Nick Chong · 2 hours ago · 2 min read
Microsoft Buys GitHub and the Crypto Community Isn’t Happy About It
Microsoft publicly announced that it is buying GitHub for $7.5 billion – a move that has left many in the Bitcoin and blockchain community seething, and jumping ship over to GitHub’s competitor, GitLab.
Microsoft has a hit-and-miss history of takeovers – the acquisition of LinkedIn went rather smoothly, with much of the LinkedIn operation still running separately.
However, when the software giant took over Skype, they were inundated with complaints surrounding the redesign as it created an unpleasant user experience for many.
In Microsoft’s recent blog post, they spoke about their open source journey and ambition to empower developers, accelerate enterprise developers and to bring developer tools to new audiences.
Satya Nadella – Chief Executive Officer, Microsoft noted:
“Developers are the builders of this new era, writing the world’s code. And GitHub is their home.”
As many people know, the crypto Twitter community is quite a vocal one and was not pleased with the deal.
Upon the announcement of the acquisition, the hashtag #movingtogitlab started, and developers began doing just that.
GitLab didn’t hesitate when it came to making sure the jump was as appealing as it could be – they are offering new users 75% discounts on Gold and Ultimate memberships.
— GitLab (@gitlab) June 4, 2018
The Jump to GitLab
What is the reasoning behind the mass exodus to GitLab? Bitcoin was adopted early on by cypherpunks and is generally a community that is looking for more decentralization.
So when a corporate giant such as Microsoft takes over the platform that is cherished by so many in the crypto community, it caused quite a bit of concern.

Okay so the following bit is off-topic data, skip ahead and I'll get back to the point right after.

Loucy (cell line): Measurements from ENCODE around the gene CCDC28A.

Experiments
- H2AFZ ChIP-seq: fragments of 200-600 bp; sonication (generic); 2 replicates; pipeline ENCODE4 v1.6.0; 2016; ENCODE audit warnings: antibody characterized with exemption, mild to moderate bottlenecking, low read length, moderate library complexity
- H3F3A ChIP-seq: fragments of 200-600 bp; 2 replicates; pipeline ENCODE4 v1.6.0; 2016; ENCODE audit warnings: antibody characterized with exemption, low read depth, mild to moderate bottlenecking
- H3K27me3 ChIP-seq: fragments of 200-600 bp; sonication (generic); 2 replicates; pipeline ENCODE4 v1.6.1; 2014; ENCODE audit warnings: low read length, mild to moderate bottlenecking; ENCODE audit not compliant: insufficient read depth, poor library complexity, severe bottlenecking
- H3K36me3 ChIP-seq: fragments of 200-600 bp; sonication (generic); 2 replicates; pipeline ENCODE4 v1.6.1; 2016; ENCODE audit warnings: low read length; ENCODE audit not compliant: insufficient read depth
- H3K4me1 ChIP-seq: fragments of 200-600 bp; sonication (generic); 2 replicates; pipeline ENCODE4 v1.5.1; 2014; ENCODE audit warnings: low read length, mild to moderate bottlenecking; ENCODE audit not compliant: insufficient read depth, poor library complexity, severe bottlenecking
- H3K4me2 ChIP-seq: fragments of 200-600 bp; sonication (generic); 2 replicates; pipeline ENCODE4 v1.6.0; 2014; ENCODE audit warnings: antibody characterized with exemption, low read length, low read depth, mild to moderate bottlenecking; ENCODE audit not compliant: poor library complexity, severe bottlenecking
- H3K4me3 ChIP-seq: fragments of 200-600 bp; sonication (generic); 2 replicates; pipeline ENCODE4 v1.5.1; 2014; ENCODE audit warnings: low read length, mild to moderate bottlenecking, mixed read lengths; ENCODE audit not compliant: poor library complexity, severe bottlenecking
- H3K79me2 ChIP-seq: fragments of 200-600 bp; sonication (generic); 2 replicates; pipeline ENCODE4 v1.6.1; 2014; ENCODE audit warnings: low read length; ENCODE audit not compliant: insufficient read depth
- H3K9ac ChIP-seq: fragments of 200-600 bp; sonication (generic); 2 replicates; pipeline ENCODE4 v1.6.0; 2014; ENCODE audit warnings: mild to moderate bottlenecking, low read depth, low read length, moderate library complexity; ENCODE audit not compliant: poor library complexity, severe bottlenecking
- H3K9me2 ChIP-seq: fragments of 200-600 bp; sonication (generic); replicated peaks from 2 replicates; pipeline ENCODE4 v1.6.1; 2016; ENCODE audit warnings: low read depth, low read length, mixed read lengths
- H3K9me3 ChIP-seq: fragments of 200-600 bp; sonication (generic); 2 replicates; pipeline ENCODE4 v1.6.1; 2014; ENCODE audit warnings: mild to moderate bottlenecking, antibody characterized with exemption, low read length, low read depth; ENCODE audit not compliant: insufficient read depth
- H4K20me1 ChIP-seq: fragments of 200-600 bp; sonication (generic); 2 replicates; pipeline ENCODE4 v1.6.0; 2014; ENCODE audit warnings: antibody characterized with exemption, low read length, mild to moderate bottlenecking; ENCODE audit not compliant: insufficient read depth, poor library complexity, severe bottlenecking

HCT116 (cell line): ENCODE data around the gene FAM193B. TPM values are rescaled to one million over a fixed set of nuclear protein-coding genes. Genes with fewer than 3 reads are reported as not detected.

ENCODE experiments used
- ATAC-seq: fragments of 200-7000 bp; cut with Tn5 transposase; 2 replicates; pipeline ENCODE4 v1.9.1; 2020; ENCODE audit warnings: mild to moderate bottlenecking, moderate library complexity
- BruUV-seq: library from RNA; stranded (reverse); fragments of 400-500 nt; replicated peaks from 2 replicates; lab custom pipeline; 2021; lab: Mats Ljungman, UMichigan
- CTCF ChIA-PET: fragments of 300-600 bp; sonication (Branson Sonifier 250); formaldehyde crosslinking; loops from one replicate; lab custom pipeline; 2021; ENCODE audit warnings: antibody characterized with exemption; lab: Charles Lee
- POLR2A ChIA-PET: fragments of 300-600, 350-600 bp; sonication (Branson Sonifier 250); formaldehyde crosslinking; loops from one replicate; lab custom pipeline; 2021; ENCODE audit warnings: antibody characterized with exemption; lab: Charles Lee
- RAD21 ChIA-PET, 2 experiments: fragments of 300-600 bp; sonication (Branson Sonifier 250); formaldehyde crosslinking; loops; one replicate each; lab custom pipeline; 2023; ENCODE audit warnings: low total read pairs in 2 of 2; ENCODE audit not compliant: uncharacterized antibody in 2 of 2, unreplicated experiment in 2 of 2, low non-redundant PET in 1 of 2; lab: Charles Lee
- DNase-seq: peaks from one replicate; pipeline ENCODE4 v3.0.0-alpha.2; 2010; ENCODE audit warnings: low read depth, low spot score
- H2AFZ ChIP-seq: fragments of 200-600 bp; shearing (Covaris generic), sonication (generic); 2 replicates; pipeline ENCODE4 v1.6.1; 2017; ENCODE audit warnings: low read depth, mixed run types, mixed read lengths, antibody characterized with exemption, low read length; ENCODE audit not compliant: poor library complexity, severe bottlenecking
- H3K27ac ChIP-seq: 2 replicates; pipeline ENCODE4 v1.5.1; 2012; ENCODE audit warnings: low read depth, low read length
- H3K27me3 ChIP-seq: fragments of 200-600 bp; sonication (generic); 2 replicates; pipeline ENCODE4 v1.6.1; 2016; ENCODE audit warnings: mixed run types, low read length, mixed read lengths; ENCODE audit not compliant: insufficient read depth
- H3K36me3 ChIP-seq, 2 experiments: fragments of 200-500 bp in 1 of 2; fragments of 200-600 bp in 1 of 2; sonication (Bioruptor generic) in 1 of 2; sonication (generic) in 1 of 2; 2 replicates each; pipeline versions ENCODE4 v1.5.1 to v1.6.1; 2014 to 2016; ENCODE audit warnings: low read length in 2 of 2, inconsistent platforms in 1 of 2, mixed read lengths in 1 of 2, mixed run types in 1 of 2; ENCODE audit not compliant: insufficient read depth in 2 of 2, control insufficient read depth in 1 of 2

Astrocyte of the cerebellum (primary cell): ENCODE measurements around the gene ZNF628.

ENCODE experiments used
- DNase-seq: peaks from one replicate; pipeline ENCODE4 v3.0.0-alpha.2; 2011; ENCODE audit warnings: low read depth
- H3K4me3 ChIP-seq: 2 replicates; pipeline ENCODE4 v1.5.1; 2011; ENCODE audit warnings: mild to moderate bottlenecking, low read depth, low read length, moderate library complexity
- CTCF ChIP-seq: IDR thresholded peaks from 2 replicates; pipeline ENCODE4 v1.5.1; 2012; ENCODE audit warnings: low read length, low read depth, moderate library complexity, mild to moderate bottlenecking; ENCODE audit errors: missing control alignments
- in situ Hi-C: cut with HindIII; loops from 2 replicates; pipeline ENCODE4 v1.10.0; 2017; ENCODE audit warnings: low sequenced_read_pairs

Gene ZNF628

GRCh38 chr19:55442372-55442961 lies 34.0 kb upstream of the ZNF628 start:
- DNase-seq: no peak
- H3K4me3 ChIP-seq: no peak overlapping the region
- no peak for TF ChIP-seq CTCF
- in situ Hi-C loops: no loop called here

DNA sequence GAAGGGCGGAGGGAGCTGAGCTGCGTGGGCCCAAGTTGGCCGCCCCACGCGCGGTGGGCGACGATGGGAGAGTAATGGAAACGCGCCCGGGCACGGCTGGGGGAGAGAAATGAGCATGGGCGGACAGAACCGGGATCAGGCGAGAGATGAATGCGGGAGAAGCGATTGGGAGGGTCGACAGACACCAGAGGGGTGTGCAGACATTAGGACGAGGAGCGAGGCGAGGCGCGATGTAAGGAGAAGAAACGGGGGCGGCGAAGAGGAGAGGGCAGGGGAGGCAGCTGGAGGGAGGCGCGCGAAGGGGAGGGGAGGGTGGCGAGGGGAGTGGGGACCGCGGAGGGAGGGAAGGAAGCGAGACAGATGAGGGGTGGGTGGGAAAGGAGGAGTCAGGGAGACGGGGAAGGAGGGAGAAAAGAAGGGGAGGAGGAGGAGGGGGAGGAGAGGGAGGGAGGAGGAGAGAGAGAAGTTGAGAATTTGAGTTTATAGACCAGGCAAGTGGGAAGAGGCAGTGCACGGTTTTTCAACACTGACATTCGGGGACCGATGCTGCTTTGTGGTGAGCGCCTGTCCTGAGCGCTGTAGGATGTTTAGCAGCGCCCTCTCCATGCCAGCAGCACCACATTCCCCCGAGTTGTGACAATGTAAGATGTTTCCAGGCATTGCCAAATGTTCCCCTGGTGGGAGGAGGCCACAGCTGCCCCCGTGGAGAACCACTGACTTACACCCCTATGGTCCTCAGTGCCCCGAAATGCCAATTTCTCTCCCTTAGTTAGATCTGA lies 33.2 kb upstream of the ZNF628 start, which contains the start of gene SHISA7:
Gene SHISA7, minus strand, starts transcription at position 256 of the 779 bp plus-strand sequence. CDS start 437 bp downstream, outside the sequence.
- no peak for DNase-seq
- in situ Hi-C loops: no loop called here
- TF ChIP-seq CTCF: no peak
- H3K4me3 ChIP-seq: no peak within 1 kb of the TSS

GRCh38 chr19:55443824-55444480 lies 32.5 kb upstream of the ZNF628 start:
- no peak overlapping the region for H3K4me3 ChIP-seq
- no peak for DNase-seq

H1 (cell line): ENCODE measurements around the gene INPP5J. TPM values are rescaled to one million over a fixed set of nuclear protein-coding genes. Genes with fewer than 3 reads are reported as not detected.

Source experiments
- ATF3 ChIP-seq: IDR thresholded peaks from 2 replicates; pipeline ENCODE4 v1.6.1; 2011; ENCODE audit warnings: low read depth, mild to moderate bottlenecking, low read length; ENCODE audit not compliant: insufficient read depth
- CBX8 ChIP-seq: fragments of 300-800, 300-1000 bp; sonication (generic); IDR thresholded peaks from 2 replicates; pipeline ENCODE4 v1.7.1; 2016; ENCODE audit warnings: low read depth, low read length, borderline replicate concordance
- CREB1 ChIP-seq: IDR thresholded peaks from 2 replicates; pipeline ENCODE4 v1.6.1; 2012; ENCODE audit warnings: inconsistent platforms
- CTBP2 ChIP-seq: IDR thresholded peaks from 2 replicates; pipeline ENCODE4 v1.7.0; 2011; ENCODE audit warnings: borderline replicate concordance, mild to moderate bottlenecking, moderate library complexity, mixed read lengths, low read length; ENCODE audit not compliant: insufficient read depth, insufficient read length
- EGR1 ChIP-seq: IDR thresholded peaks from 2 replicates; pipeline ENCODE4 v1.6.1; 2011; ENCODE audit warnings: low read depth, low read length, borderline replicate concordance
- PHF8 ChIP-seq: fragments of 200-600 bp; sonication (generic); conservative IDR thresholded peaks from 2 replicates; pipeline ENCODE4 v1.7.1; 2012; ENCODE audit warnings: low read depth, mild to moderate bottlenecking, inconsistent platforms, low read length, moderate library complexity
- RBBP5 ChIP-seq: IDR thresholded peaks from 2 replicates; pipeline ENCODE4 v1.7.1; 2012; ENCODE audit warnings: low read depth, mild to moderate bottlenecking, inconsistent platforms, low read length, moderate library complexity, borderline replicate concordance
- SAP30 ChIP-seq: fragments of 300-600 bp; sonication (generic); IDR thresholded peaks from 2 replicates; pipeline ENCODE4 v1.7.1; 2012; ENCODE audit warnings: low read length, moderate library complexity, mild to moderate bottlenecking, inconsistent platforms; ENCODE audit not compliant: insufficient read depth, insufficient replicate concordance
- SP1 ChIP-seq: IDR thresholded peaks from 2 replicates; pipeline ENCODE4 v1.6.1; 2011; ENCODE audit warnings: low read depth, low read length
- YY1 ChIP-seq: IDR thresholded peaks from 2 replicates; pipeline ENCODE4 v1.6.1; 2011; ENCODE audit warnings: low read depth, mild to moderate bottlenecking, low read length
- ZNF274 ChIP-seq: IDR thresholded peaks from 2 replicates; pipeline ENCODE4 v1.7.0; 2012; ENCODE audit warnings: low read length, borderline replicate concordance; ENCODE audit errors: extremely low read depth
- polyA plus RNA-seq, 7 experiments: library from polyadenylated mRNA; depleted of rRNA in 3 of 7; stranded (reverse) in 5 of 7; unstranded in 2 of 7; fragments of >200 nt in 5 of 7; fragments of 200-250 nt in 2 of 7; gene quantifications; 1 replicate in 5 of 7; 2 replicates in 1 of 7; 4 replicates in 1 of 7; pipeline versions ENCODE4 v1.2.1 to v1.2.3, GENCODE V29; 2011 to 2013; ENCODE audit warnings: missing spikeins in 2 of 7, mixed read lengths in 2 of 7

Bitcoin core developer Wladimir van der Laan tweeted:
No real hurry, but I expect this is the beginning of a long painful road of gh toward obsolence, possibly ending the same way as codeplex did.
— Wladimir (@orionwl) June 4, 2018
Bad News for GitHub, Good News for GitLab
Following the announcement of the merger, there was a significant spike in activity on GitLab. According to GitLab’s statistics portal, Grafana, thousands of projects and code repositories are being imported every hour.
GitLab appears to be embracing this influx of activity. They are also struggling to keep up and have asked new users to be patient as they attempt to scale the operation.
The frustration has led to other members of the crypto community suggesting making a move to Keybase, and wait to see if GitLab can handle the increase in traffic.
Speaking of moving… Where is everyone fleeing to?
— Steven Maske (@ITSecurity) June 4, 2018
Whether or not Microsoft will make the same mistakes with GitHub as it made with Skype are yet to be seen.